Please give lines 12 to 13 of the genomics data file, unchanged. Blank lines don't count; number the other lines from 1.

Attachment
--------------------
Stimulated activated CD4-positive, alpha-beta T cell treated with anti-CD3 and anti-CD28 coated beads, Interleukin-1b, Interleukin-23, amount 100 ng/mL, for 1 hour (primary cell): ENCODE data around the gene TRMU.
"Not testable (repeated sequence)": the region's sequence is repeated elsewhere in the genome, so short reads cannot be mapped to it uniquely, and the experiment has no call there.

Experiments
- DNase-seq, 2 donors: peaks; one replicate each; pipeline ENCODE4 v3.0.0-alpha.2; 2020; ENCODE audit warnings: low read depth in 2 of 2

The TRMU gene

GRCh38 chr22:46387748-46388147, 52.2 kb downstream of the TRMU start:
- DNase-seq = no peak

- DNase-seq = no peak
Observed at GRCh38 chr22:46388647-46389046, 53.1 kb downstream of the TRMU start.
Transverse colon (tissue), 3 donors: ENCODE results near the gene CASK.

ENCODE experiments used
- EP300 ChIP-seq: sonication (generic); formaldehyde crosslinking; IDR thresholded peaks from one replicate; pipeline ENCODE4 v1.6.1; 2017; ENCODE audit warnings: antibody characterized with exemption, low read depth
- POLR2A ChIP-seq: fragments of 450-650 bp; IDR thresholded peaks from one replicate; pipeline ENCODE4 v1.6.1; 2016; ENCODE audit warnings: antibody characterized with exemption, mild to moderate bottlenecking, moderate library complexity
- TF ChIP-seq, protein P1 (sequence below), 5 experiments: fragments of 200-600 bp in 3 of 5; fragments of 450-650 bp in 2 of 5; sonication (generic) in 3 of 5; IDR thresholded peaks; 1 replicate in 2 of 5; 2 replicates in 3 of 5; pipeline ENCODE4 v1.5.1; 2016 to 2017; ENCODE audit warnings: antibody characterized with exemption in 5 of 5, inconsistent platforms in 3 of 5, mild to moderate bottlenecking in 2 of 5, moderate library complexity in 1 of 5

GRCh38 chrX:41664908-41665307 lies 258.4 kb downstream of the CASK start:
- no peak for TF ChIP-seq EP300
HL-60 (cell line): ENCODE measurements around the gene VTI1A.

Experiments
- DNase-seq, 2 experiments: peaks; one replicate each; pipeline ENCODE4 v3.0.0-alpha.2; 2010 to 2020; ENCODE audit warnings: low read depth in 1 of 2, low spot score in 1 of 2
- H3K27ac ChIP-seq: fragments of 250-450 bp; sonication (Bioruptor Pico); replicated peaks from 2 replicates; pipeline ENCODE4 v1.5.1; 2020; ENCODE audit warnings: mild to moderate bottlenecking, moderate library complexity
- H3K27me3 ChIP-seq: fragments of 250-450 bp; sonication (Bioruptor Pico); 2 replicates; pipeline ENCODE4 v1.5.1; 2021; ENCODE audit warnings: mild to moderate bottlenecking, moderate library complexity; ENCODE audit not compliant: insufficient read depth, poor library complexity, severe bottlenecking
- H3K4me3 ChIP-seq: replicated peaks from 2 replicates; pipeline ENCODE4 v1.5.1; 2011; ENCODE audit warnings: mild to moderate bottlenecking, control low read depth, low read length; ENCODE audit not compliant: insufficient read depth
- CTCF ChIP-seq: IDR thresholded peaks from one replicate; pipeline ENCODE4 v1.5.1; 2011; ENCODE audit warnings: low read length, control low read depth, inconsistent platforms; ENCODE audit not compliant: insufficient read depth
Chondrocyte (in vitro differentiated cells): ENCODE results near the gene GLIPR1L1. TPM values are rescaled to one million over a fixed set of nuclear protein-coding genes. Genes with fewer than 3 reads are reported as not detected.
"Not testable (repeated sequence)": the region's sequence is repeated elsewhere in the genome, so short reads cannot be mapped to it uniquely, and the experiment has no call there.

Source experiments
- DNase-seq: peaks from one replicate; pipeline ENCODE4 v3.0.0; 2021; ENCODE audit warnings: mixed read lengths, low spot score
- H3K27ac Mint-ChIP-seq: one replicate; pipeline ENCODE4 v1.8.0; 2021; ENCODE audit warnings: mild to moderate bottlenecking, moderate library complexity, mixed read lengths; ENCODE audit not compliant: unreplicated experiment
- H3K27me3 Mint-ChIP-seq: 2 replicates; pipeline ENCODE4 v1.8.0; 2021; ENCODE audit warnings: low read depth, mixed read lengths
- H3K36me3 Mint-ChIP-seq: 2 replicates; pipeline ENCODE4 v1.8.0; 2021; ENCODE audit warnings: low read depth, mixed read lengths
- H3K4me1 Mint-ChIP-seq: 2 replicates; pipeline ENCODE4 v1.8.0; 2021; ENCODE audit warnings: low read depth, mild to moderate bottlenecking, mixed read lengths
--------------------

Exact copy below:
- EP300 ChIP-seq: sonication (generic); formaldehyde crosslinking; IDR thresholded peaks from one replicate; pipeline ENCODE4 v1.6.1; 2017; ENCODE audit warnings: antibody characterized with exemption, low read depth
- POLR2A ChIP-seq: fragments of 450-650 bp; IDR thresholded peaks from one replicate; pipeline ENCODE4 v1.6.1; 2016; ENCODE audit warnings: antibody characterized with exemption, mild to moderate bottlenecking, moderate library complexity